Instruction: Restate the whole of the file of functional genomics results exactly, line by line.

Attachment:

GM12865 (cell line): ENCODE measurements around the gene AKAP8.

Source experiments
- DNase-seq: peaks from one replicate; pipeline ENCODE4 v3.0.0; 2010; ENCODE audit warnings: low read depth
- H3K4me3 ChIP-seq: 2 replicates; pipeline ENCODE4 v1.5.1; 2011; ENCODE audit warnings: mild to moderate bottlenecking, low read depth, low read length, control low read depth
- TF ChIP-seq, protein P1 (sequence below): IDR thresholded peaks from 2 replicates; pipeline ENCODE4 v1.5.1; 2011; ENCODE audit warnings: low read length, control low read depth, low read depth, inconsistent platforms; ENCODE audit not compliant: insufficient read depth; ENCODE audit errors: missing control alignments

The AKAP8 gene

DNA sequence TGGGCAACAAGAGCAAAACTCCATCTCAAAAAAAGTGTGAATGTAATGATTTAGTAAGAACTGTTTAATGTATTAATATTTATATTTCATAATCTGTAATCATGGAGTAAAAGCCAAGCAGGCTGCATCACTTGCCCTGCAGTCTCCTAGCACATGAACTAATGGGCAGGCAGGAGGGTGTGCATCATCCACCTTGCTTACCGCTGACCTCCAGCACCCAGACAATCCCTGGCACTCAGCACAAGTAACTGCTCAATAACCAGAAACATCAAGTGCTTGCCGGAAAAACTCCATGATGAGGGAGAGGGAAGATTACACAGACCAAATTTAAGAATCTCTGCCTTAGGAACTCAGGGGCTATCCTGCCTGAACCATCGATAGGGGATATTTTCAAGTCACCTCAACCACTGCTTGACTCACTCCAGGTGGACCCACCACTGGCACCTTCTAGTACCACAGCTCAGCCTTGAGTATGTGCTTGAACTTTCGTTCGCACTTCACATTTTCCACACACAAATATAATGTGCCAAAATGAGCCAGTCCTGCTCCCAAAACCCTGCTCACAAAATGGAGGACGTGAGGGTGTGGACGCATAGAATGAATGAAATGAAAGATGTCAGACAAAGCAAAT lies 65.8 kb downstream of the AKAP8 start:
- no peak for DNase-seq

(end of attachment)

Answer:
GM12865 (cell line): ENCODE measurements around the gene AKAP8.

Source experiments
- DNase-seq: peaks from one replicate; pipeline ENCODE4 v3.0.0; 2010; ENCODE audit warnings: low read depth
- H3K4me3 ChIP-seq: 2 replicates; pipeline ENCODE4 v1.5.1; 2011; ENCODE audit warnings: mild to moderate bottlenecking, low read depth, low read length, control low read depth
- TF ChIP-seq, protein P1 (sequence below): IDR thresholded peaks from 2 replicates; pipeline ENCODE4 v1.5.1; 2011; ENCODE audit warnings: low read length, control low read depth, low read depth, inconsistent platforms; ENCODE audit not compliant: insufficient read depth; ENCODE audit errors: missing control alignments

The AKAP8 gene

DNA sequence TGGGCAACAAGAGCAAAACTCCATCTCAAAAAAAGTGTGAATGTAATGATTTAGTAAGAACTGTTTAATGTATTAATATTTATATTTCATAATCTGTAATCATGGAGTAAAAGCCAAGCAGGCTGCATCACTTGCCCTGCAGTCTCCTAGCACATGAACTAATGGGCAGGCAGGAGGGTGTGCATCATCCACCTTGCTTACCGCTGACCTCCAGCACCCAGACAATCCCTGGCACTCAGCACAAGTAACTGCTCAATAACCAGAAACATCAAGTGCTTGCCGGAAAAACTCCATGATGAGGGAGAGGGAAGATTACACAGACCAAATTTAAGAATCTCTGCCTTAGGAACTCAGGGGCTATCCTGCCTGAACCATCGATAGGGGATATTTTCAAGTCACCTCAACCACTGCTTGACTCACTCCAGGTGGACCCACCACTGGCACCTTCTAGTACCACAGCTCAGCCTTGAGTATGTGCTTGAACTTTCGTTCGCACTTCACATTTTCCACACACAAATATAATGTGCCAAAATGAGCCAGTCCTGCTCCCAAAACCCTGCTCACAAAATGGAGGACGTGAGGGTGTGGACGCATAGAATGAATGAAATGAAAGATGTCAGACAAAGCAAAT lies 65.8 kb downstream of the AKAP8 start:
- no peak for DNase-seq